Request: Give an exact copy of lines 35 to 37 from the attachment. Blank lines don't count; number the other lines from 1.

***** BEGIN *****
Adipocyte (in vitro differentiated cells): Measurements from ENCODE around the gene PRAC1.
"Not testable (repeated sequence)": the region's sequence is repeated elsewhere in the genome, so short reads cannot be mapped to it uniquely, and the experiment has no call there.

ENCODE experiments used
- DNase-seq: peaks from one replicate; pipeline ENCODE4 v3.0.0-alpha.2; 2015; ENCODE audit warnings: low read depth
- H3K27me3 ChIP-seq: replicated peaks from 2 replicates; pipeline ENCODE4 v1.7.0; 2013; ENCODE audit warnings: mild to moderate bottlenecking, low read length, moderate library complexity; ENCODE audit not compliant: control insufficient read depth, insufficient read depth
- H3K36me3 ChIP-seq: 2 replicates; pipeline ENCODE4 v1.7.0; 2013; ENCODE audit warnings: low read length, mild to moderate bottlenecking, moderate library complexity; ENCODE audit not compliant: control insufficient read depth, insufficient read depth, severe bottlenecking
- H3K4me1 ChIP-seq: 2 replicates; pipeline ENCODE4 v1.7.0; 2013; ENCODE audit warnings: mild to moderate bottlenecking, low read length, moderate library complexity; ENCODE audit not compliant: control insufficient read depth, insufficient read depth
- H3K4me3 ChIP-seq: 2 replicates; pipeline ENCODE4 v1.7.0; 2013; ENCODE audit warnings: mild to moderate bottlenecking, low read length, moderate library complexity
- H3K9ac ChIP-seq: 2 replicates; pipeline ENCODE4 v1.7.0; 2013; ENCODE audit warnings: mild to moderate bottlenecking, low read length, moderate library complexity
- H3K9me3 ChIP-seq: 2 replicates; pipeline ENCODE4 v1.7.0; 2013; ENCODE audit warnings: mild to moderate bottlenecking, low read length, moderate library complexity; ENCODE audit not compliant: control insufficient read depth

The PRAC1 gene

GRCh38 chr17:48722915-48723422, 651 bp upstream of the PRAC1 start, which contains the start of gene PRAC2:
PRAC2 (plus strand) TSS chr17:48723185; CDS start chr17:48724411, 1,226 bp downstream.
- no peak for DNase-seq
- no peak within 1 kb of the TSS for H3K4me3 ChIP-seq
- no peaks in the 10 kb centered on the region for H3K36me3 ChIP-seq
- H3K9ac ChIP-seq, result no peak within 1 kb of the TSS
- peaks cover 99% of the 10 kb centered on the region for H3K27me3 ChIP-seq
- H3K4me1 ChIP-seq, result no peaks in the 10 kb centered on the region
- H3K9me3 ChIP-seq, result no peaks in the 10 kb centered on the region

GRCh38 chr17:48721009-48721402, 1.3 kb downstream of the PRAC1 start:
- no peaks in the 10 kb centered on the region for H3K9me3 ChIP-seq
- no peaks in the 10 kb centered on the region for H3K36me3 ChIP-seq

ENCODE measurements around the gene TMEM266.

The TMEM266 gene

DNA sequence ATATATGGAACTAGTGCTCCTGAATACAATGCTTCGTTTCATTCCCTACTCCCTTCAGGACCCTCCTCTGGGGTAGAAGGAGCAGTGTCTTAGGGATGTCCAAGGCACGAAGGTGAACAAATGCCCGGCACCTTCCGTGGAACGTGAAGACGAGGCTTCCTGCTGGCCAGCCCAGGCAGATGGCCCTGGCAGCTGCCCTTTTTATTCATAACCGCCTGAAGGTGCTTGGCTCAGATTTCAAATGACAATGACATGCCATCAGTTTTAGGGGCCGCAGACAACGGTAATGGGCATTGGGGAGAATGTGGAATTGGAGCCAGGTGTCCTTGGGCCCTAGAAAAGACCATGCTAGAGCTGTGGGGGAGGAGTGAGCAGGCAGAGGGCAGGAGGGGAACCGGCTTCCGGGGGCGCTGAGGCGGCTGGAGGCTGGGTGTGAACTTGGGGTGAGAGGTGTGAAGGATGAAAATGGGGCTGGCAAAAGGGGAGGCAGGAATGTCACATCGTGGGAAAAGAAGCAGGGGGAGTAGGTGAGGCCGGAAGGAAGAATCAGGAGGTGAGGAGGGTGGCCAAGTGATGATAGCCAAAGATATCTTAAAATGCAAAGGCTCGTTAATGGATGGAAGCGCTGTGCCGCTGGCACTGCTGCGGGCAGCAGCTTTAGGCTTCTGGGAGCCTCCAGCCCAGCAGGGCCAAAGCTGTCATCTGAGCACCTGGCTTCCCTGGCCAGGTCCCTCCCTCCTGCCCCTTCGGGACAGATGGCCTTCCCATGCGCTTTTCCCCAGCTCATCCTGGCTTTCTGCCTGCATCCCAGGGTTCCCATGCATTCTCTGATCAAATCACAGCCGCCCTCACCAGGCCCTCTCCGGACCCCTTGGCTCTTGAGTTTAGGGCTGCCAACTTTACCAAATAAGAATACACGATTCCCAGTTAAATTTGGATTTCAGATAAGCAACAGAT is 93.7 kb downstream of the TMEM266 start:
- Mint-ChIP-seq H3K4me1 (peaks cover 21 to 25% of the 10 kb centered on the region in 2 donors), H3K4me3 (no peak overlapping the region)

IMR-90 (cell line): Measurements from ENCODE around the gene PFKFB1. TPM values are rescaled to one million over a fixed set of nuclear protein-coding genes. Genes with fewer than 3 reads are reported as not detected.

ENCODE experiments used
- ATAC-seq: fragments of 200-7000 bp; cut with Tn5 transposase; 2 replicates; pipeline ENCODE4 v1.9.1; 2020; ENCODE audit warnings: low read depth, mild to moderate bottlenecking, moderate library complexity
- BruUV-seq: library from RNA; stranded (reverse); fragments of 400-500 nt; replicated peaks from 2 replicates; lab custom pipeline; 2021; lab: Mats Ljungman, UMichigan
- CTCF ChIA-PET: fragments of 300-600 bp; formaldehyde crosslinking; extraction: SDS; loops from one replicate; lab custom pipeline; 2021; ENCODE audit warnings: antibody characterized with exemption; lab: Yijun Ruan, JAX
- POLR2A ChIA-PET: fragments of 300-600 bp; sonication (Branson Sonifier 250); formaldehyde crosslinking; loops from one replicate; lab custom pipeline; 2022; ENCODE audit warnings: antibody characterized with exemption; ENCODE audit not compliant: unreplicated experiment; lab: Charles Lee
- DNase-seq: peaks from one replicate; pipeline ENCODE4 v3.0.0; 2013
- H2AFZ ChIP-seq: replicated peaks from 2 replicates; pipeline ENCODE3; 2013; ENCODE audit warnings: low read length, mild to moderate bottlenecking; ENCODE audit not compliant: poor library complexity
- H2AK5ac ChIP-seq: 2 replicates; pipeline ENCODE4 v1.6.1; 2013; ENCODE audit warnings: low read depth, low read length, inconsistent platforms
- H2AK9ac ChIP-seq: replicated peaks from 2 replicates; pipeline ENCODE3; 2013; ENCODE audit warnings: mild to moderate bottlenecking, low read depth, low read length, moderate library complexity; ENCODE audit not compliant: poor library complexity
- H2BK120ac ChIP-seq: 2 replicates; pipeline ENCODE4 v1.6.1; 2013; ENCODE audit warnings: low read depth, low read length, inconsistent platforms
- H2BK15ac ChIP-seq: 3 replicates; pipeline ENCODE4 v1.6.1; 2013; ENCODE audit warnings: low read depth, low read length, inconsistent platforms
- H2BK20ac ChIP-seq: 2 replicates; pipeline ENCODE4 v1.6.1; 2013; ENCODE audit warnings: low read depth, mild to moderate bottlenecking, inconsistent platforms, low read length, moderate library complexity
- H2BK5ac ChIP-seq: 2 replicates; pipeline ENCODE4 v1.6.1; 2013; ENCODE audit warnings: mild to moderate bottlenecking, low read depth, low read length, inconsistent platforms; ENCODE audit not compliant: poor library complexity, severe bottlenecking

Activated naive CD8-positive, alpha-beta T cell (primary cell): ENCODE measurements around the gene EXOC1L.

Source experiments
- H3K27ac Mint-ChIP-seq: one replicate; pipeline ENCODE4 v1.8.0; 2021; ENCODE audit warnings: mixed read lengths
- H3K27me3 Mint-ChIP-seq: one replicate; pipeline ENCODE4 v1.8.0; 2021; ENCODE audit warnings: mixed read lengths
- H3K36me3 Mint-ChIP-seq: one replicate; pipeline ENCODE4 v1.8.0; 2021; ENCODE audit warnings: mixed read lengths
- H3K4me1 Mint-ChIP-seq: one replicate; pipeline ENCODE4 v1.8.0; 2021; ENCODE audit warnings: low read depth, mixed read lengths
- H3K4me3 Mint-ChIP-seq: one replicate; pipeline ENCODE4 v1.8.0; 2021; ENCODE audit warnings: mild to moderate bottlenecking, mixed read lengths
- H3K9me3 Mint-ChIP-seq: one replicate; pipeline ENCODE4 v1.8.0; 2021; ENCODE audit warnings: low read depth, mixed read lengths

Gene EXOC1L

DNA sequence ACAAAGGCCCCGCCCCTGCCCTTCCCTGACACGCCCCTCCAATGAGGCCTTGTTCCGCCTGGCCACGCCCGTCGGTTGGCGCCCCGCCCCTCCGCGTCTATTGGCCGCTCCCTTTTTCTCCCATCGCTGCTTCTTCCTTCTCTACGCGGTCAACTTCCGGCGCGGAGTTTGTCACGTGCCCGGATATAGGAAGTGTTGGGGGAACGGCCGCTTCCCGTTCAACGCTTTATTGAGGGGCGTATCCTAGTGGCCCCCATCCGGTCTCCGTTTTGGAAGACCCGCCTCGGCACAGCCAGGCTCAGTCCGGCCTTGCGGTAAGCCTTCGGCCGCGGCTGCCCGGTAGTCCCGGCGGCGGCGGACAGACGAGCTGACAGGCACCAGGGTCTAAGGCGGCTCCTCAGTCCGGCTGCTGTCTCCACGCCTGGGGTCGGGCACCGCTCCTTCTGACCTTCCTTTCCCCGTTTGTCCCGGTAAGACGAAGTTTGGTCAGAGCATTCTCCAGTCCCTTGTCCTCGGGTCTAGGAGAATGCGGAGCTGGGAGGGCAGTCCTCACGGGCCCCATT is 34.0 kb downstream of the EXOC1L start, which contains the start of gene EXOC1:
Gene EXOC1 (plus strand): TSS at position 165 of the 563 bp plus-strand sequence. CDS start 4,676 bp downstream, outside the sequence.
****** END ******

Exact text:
- H2AFZ ChIP-seq: replicated peaks from 2 replicates; pipeline ENCODE3; 2013; ENCODE audit warnings: low read length, mild to moderate bottlenecking; ENCODE audit not compliant: poor library complexity
- H2AK5ac ChIP-seq: 2 replicates; pipeline ENCODE4 v1.6.1; 2013; ENCODE audit warnings: low read depth, low read length, inconsistent platforms
- H2AK9ac ChIP-seq: replicated peaks from 2 replicates; pipeline ENCODE3; 2013; ENCODE audit warnings: mild to moderate bottlenecking, low read depth, low read length, moderate library complexity; ENCODE audit not compliant: poor library complexity